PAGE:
We interviewed Phill Brown in issue number [#12] of Tape Op. Over the years he's worked with some of the greatest artists ever, like Jimi Hendrix, Joe Cocker, Traffic, Spooky Tooth, Jeff Beck, Led Zeppelin, Robert Palmer, Bob Marley, Steve Winwood, Harry Nilsson, Roxy Music, Stomu Yamash'ta, John Martyn, Little Feat, Atomic Rooster, and Talk Talk. This is another excerpt from his (still!) unpublished book, Are We Still Rolling? Last issue: Phill began doing two albums at once. –LC
Stomu sessions were intense and became more difficult as the days progressed. This was mainly due to the combination of technical requirements, the number of producers and musicians, the use of large amounts of cocaine by almost all involved and the clash of various musical egos. While Steve, Al and Brother James were quiet and relaxed and just "went with the flow", Mike, Paul and Stomu displayed determined and temperamental personalities. From the moment the session started I would be required to work at maximum pace, both physically and mentally, while I looked after 32 microphone and line inputs and attended to the requirements of six musicians and five producers and operated the desk and tape machines. Robert Ash was an excellent asset on these sessions and followed my every move, while keeping an attentive eye on the tape machines and making sure no microphone was accidentally moved by a musician. By contrast, mixing in Studio 2 for Rock Follies was much easier to handle and the daytime sessions became a break from the intense stress of the nights in Studio 1. Robert had opted to join me on my sessions in Studio 2 and now logged the various takes of Rock Follies mixes during the day.
On Stomu's project, Robert and I were pushing the equipment and our concentration to the limit. Although the finished album was planned to sound as a more or less continuous piece, it would be made up of 14 different sections, or songs. The usual procedure was to choose one and play it repeatedly until we had a master. The music was spacious, atmospheric and gentle. The delicate fade-in of instruments over a backdrop of Moog synthesizer would permeate Studio 1 for hour after hour as we floated through our projected "space".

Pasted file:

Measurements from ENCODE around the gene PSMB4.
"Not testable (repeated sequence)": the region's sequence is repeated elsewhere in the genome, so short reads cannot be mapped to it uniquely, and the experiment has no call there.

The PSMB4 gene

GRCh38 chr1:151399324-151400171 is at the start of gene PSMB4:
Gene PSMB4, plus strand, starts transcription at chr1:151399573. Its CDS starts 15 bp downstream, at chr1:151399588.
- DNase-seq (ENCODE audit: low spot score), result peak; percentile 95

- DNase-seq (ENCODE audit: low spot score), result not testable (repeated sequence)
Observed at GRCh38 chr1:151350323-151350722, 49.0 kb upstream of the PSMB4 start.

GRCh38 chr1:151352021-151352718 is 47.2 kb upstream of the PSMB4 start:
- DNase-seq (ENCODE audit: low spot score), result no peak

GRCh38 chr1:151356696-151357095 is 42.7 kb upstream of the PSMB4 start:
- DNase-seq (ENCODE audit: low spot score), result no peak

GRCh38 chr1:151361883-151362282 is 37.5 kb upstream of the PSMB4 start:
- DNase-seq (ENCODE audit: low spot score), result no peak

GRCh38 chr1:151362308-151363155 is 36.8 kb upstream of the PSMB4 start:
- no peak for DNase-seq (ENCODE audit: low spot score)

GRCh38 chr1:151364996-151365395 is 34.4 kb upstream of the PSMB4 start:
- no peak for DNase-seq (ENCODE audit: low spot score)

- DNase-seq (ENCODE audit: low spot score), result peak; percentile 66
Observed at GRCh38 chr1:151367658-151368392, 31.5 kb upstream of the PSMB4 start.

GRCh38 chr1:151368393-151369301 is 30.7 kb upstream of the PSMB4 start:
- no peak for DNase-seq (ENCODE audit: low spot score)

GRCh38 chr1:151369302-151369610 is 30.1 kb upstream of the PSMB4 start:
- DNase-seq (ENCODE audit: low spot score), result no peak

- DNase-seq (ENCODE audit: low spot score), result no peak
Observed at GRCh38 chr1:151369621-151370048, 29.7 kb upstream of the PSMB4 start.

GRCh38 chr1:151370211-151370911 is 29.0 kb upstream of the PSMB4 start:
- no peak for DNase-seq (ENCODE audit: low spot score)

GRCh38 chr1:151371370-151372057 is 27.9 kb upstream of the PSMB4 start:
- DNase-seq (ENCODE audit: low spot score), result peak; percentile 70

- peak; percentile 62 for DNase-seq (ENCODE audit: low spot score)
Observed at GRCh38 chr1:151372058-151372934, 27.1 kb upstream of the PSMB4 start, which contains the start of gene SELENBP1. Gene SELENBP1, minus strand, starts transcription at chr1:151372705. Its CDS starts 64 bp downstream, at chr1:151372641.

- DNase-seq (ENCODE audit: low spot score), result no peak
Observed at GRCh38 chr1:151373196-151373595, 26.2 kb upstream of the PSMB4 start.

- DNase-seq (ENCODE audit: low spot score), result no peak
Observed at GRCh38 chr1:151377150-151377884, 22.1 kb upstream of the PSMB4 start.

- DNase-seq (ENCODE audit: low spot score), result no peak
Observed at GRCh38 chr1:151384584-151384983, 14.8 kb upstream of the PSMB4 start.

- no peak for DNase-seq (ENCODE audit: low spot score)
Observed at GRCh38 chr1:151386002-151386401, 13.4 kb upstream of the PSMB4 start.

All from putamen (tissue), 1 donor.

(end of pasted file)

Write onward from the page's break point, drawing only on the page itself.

One night we were working on the first six minute section of side one. We had recorded a couple of run-throughs and were now on take three. It started off with wind, intergalactic sounds and a haunting discordant percussion sound from Stomu, before building with piano, bass and drums. This take unfortunately broke down before the last chorus section. There was easily enough tape left for one more version of this 6- minute piece and I left the machine in record and said, "Okay, we're still rolling. Take 4". The Moog drifted in with the wind and we were off again. I looked down into the studio and nine guys would be playing, heads bowed. I would look up to the far wall and see the lunar module disconnecting from the mother ship and the preparations for a Moon landing. The version of the piece they were playing had a fluid, ethereal quality from beginning to end.
As it reached what should have been the end, Klaus unexpectedly went into the next track, "Crossing the Line". This was a beautiful track and became my favorite song of the album, but right now, we had a problem. Robert and I immediately found ourselves at the beginning of a five minute song with only about two minutes of tape left. I felt reluctant to stop them, for two reasons. Firstly I didn't want a technical problem to stop or interrupt this excellent atmosphere, and secondly this was a heavy bunch of musicians and the thought of having to say down the talk-back system, "Sorry guys, we ran out of tape" was horrendous. I moved into "live mobile recording" mode and realized we could use the other multi- track machine, a 16-track. Luckily we were only recording to 18 tracks on the 24-track machine. Two of the 18 were recording the signal from our ambient mics, which I thought, if pushed, we could probably manage without.
We loaded up the 16-track machine with new tape and got ready. Due to the way the Dolby was wired up, the signal could be sent either to the 16- track or to the 24-track machine, but not to both at once, so it would be necessary to switch between them on the fly. I had never needed to do this before and did not know if it would work at all or, if it did work, whether or...